Ina Opperman

By Ina Opperman

Business Journalist

Global supply-chain disruption continues while SA buckles under fuel weight

Local markets are also influenced by the global supply-chain disruption, while criminal elements and the fuel price adds to the transport woes.

The global supply-chain disruption continues while the local supply chain is under pressure from criminals and from Wednesday, higher, never-seen-before fuel prices. Ships are waiting outside harbours for up to five weeks to offload their cargo and some wealthier industrial nations are using cargo planes to “ship” urgently needed components.

According to the Ctrack Freight Transport Index for the third quarter, the international transportation of goods remains under pressure, while local attacks on the logistics infrastructure had a negative impact on the entire transport sector.

The Index declined by 0,6% compared to the second quarter and will probably be reflected in the overall third quarter gross domestic product (GDP), as transport is a co-incident indicator.

“Although the increase of freight transport compared to a year ago is a very respectable 8,9%, down from an adjusted 11% the previous month, for the whole industry, one must not forget the low base that this represents as South Africa was then bouncing back from the multi-decade lows experienced during the second quarter of 2020,” Hein Jordt, managing director of Ctrack SA, says.

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Global supply-chain breakdown clearly visible

He says the world’s supply-chain breakdown is clearly visible in the decline of air and sea freight.

“It is no longer strange to hear of ships that are delayed for over five weeks as they need to wait for freight to be loaded and then again when they need to offload at their destination.”

The index shows that air freight declined by 11.6% and sea freight by 5.6% in the third quarter. Covid-19 had an immense impact on air freight and international passenger transport and normality is expected to return only in 2023.

Jordt says complex product manufacturing has been the hardest hit by these supply-chain disruptions as solving one supplier shortage exposes the next product shortage. Some factories are literary in a stop-and-go situation which causes further delays downstream.

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South African supply-chain disruption

In addition, South African transport sectors are under pressure from criminal elements.

“The onslaught on business in the transport sector is relentless, with supply chain and criminal elements the biggest contributors to stunting any possible growth.”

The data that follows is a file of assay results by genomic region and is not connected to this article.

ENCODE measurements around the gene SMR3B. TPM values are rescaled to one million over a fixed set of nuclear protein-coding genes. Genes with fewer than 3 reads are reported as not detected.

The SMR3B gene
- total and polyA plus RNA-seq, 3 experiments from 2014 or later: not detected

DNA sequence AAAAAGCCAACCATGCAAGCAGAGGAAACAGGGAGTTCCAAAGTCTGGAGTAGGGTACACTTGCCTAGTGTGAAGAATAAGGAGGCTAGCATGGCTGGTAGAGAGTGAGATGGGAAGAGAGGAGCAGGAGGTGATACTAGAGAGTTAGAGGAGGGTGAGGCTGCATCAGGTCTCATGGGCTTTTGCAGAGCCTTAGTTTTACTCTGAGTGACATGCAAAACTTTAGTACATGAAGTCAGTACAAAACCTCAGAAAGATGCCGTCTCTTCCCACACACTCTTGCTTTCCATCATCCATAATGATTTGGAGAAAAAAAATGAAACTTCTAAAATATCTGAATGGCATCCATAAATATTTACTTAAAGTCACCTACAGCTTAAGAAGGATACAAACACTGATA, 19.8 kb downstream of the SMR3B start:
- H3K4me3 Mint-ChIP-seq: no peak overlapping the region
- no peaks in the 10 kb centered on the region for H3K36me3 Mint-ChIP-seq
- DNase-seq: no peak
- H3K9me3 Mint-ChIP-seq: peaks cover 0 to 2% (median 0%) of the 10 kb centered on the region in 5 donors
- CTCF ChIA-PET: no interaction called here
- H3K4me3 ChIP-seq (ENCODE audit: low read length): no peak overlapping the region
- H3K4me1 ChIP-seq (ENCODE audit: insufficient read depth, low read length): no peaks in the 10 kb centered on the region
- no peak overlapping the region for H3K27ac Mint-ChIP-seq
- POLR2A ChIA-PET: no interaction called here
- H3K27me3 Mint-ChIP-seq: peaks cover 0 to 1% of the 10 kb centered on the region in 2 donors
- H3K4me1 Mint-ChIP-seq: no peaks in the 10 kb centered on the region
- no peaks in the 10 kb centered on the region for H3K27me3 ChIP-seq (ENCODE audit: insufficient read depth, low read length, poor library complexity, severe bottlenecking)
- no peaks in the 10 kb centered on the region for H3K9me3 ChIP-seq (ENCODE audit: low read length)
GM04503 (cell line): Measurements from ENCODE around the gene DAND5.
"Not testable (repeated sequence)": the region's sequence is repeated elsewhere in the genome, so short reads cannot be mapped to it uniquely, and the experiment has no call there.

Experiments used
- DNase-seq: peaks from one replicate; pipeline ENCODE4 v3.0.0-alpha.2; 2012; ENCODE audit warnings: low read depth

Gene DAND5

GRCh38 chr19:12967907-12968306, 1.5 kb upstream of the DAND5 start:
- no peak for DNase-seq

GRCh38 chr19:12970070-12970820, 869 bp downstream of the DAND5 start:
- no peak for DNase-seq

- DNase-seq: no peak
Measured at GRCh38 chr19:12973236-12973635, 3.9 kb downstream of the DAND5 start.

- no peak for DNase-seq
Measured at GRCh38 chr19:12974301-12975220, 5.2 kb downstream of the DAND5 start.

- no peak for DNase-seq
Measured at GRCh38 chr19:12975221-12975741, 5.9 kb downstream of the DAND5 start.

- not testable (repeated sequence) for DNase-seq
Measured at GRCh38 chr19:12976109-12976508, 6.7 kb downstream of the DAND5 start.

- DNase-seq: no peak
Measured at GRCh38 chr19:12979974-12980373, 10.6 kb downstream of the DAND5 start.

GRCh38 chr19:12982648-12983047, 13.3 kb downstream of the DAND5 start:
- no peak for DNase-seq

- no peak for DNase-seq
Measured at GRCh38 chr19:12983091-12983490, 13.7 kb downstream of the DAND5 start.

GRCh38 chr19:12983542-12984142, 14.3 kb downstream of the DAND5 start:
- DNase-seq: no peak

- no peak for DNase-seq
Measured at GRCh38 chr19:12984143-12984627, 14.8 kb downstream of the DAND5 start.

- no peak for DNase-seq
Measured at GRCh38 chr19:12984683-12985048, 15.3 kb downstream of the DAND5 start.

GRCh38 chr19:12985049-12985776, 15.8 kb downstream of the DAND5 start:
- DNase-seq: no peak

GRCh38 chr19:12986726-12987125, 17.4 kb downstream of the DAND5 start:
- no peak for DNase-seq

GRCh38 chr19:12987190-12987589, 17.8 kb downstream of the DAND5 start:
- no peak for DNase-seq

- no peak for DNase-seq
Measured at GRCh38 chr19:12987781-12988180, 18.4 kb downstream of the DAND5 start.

He points out that South Africa continues to experience attacks on infrastructure, with Transnet recently reporting the theft of 130km of cable in the four weeks ending on 22 October in addition to another 322 incidents of damage to infrastructure such as actual rail, signals, stations and level crossings.

Road freight also remains under attack, with at least 22 trucks destroyed during October. Damage to pipelines also causes regular delays with frequent leaks in the main pipeline between Durban and Gauteng. Unexplained fires in some ports also show that the transport sector is very vulnerable to sabotage.

Jordt says much of the infrastructure coming under attack is outside populated areas or cannot be seen from populated areas or busy routes.

“The closing of cases and successful conviction of perpetrators is dismal because witnesses are hard to find and the perpetrators slip away too often. Lives are also lost in the industry.”

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Small decline an achievement

The relatively small decline in the Ctrack Freight Transport Index is therefore an achievement and shows the industry’s resilience, Jordt says. Road freight continues to gain market share as rail freight struggles against the cost increases from reverting to diesel locomotives and signal problems.

“While road freight declined over the last month, it remains close to its all-time high and increased with 0.5% during the third quarter. However, every transport sub-sector is feeling the impact of the unusual concertina effect created by the global supply-chain disruptions.”

The petrochemical industry is also experiencing its own problems. The strong positive change in pipeline volumes reflects the low base of the second quarter as the oil and fuels in storage were most probably enough at that time. The 10.1% increase on the eve of a massive fuel price hike, indicates that many users are filling their tanks to avoid the pain at the pumps.

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